Sometimes, she perceives injustice, when it’s actually an incremental improvement she just has trouble accepting as a victory:
“Those bearers were slaves before I came. I made them free. Yet that palanquin is no lighter.”
“True,” said Hizdahr, “but those men are paid to bear its weight now. Before you came, that man who fell would have an overseer standing over him, stripping the skin off his back with a whip. Instead he is being given aid.”
It was true. A Brazen Beast in a boar mask had offered the litter bearer a skin of water. “I suppose I must be thankful for small victories,” the queen said.
“One step, then the next, and soon we shall be running. Together we shall make a new Meereen.” (ADWD DANY IX)
…“Six-and-ten,” Hizdahr insisted. “A man grown, who freely chose to risk his life for gold and glory. No children die today in Daznak’s, as my gentle queen in her wisdom has decreed.”
Another small victory. Perhaps I cannot make my people good, she told herself, but I should at least try to make them a little less bad. (ADWD DANY IX)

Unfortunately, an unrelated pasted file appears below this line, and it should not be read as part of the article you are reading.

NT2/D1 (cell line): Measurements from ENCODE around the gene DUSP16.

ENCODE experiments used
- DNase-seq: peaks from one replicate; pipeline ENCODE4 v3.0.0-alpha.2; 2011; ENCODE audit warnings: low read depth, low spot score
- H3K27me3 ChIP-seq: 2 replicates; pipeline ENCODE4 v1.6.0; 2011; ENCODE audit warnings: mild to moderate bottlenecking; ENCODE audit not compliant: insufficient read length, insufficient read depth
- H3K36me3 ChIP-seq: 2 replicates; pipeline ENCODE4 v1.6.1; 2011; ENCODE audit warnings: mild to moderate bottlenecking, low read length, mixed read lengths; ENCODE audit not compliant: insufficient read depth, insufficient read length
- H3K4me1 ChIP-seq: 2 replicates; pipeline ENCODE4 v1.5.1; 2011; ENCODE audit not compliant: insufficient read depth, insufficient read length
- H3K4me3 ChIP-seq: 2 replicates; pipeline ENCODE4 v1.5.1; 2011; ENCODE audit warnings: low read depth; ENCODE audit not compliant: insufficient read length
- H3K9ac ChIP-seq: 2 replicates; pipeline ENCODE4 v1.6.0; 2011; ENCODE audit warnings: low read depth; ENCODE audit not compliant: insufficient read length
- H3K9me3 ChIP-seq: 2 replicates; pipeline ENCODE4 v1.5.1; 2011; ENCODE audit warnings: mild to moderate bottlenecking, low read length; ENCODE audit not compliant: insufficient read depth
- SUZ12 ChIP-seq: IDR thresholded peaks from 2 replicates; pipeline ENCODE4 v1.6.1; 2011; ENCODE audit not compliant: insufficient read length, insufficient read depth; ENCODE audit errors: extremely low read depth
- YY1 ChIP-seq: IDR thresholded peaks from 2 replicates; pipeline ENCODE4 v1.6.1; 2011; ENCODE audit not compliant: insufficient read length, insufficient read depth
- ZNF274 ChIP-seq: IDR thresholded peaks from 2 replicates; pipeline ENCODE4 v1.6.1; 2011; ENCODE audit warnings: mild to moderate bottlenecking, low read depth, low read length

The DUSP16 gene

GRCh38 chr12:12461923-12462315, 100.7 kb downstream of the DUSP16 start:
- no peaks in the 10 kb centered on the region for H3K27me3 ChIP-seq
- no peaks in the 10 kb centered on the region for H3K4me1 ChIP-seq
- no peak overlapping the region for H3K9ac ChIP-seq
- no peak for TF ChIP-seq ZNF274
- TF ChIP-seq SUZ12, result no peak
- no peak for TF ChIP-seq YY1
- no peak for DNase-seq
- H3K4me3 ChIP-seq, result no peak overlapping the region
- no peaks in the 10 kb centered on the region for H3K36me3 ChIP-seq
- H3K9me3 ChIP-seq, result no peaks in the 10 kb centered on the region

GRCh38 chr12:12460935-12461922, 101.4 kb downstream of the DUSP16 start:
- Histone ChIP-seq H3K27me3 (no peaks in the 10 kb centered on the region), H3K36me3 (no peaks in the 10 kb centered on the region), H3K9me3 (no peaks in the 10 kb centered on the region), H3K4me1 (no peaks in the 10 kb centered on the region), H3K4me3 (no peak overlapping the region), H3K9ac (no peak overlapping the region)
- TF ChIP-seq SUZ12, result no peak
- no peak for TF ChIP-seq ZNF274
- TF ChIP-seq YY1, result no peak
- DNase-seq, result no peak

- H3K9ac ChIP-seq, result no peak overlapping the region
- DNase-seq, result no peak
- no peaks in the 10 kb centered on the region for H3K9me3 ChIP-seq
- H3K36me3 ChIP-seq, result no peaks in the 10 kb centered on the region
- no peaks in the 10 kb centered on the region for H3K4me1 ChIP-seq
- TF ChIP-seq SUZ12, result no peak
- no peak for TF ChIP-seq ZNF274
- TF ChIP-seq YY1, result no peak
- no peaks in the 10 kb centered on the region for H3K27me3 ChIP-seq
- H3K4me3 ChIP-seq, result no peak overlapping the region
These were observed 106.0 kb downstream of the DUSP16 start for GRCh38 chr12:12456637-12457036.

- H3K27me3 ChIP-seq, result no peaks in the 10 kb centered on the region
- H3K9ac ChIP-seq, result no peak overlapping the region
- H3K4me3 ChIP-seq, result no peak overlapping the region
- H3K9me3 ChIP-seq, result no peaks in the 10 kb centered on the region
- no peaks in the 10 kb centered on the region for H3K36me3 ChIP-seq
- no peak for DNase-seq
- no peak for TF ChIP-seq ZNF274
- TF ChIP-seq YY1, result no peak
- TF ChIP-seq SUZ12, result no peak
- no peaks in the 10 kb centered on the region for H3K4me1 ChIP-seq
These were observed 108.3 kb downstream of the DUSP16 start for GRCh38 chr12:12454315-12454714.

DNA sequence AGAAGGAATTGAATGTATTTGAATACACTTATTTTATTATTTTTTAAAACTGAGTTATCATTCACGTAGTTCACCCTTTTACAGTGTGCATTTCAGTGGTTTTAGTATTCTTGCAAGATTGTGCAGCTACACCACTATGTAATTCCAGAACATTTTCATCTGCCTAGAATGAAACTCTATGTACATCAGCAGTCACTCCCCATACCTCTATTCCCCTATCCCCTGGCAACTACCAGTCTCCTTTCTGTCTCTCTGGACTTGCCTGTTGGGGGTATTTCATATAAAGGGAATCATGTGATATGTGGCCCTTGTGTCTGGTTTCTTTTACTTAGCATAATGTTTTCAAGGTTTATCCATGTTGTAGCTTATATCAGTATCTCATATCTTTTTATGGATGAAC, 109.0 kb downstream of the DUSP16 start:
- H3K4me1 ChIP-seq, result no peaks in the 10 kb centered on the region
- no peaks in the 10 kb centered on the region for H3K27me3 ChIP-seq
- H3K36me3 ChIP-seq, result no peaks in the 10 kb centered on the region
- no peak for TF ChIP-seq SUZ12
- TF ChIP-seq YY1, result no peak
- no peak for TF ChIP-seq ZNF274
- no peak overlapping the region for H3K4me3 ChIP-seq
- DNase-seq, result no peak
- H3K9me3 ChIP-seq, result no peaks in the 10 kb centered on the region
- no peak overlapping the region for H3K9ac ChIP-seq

Sometimes, she is correct that she perceives an unjust violation of what she’s agreed to — but she can resolve it through negotiation and the political process. To truly build a new and stable Meereen, she will have to butt heads with the less savory desires of Hizdahr and the nobles, day in and day out, for years, peacefully. As she does below:
“You swore to me that the fighters would be grown men who had freely consented to risk their lives for gold and honor. These dwarfs did not consent to battle lions with wooden swords. You will stop it. Now.”
The king’s mouth tightened. For a heartbeat Dany thought she saw a flash of anger in those placid eyes. “As you command.” (ADWD DANY IX)